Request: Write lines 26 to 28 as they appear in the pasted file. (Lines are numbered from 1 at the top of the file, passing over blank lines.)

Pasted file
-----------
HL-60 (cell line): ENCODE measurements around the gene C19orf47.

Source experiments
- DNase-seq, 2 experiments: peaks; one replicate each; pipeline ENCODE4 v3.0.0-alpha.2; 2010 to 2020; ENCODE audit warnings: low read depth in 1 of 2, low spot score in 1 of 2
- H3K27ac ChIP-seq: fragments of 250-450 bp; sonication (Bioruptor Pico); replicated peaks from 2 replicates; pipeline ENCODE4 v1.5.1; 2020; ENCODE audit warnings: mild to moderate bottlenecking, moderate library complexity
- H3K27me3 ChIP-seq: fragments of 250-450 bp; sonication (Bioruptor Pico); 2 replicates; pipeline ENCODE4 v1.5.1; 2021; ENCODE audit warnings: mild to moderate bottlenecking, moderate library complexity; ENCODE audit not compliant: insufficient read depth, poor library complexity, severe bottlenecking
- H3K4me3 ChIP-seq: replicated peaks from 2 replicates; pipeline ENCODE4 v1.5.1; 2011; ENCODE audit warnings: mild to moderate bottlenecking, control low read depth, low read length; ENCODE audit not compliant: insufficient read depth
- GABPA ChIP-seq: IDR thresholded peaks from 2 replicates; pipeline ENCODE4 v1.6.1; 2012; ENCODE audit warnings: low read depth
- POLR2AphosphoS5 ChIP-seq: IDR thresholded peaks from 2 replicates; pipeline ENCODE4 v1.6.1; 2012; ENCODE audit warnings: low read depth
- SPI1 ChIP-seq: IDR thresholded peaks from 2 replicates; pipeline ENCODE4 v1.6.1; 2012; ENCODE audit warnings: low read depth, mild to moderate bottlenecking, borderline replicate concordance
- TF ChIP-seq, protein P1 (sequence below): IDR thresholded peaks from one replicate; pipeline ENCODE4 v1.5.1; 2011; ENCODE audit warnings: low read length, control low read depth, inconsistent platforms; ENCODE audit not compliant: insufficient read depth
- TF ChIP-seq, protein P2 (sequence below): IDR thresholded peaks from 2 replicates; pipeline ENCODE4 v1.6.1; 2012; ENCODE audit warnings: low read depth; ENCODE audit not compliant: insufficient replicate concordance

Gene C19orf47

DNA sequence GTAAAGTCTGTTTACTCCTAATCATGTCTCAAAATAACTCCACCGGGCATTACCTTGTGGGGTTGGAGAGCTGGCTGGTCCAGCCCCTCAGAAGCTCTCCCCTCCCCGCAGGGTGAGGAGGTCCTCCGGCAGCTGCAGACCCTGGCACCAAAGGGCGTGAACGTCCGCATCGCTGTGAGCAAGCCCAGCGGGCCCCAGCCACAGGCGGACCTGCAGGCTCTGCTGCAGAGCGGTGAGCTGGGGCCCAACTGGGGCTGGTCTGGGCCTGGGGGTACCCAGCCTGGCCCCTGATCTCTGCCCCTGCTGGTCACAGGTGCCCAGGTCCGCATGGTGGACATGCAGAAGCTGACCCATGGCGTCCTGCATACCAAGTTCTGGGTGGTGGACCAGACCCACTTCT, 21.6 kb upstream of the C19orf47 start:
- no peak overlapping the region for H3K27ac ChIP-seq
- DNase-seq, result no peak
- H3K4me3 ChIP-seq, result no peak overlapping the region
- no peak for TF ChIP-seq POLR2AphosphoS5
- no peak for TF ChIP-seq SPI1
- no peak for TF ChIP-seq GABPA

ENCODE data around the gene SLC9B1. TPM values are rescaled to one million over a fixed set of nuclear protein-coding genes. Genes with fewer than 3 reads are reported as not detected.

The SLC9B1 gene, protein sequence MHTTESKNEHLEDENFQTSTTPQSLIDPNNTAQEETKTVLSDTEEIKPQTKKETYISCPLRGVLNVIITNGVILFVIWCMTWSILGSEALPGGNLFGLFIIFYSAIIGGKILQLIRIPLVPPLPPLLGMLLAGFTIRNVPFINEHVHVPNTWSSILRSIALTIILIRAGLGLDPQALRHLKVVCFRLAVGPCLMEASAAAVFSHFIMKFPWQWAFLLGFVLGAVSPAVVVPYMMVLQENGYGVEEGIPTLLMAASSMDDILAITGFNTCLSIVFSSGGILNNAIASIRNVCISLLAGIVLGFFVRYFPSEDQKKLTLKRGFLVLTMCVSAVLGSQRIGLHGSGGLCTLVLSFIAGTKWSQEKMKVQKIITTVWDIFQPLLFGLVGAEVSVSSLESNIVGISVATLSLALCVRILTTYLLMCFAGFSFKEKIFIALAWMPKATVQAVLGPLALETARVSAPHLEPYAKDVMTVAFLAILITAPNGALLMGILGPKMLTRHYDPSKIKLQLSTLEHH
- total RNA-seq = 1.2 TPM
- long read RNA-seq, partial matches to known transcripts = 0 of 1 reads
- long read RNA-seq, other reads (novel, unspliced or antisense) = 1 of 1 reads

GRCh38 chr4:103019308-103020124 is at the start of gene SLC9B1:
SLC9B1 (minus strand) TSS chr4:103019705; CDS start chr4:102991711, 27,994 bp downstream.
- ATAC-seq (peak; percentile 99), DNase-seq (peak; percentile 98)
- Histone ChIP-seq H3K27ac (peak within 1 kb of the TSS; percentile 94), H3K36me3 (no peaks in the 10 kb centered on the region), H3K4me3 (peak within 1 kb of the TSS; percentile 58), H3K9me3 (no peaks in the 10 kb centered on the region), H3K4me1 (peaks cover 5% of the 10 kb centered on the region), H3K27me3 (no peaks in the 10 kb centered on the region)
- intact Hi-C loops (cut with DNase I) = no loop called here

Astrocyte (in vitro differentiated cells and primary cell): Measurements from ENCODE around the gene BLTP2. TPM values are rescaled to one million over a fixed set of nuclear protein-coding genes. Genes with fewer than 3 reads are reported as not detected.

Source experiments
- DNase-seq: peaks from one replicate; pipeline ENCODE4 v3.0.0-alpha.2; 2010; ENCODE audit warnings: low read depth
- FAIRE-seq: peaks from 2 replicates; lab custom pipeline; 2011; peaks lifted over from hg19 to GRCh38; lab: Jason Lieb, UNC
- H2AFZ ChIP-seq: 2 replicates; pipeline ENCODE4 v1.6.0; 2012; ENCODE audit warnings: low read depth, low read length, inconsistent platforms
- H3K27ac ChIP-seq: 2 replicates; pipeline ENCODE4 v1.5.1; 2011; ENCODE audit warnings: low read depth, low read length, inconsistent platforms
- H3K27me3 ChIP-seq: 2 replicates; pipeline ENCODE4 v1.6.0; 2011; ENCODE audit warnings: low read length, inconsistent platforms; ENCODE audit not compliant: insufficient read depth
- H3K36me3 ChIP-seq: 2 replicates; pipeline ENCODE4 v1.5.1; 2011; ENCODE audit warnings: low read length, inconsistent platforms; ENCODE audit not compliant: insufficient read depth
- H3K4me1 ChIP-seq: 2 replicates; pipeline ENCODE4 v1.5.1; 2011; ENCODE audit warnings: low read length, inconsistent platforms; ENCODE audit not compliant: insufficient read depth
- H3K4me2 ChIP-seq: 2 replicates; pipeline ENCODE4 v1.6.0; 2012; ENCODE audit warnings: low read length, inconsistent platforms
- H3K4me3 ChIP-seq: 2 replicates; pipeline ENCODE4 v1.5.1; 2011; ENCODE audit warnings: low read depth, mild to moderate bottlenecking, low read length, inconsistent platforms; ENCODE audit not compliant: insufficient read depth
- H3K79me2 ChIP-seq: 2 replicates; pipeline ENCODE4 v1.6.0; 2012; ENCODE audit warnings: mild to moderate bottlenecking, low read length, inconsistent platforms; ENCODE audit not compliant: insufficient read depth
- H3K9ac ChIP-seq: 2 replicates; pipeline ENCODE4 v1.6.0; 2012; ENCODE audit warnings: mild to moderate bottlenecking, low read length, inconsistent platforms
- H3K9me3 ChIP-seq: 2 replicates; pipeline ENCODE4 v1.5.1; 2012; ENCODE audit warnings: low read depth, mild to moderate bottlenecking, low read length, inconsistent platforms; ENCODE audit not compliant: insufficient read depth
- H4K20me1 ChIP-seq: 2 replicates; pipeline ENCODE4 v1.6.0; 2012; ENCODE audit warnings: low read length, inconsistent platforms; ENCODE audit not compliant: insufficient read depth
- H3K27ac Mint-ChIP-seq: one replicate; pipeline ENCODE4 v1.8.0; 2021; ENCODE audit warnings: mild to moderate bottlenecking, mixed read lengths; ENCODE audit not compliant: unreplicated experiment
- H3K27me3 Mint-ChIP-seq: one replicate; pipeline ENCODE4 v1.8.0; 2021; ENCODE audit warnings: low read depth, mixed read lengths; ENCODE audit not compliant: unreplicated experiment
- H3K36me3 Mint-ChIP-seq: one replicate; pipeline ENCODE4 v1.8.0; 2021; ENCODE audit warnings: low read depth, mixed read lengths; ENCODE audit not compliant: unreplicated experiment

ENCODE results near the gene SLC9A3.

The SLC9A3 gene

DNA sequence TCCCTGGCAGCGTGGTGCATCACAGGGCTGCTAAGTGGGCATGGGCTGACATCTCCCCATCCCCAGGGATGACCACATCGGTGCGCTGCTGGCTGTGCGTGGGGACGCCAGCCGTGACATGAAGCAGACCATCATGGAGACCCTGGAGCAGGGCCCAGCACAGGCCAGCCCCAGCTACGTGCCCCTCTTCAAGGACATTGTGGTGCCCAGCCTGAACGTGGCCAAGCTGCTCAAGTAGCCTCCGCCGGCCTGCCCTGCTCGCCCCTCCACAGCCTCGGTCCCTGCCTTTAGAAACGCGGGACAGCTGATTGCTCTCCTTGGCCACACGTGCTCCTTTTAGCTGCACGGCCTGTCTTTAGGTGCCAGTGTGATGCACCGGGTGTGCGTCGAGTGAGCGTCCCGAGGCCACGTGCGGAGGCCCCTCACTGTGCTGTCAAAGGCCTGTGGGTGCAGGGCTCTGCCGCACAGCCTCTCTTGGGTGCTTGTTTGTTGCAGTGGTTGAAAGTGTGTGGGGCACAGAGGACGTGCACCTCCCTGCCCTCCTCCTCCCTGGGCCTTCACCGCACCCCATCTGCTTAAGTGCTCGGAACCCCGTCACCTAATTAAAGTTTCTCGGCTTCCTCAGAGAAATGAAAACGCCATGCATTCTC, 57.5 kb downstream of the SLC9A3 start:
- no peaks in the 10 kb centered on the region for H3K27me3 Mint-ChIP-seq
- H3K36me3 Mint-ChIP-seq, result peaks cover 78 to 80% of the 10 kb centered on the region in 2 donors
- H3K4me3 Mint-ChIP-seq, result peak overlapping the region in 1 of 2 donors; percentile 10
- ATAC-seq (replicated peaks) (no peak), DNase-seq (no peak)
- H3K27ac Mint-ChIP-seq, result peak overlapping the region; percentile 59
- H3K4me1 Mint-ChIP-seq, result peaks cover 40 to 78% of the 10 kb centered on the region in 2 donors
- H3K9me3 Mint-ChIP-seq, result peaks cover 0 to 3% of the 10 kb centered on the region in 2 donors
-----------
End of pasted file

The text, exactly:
SLC9B1 (minus strand) TSS chr4:103019705; CDS start chr4:102991711, 27,994 bp downstream.
- ATAC-seq (peak; percentile 99), DNase-seq (peak; percentile 98)
- Histone ChIP-seq H3K27ac (peak within 1 kb of the TSS; percentile 94), H3K36me3 (no peaks in the 10 kb centered on the region), H3K4me3 (peak within 1 kb of the TSS; percentile 58), H3K9me3 (no peaks in the 10 kb centered on the region), H3K4me1 (peaks cover 5% of the 10 kb centered on the region), H3K27me3 (no peaks in the 10 kb centered on the region)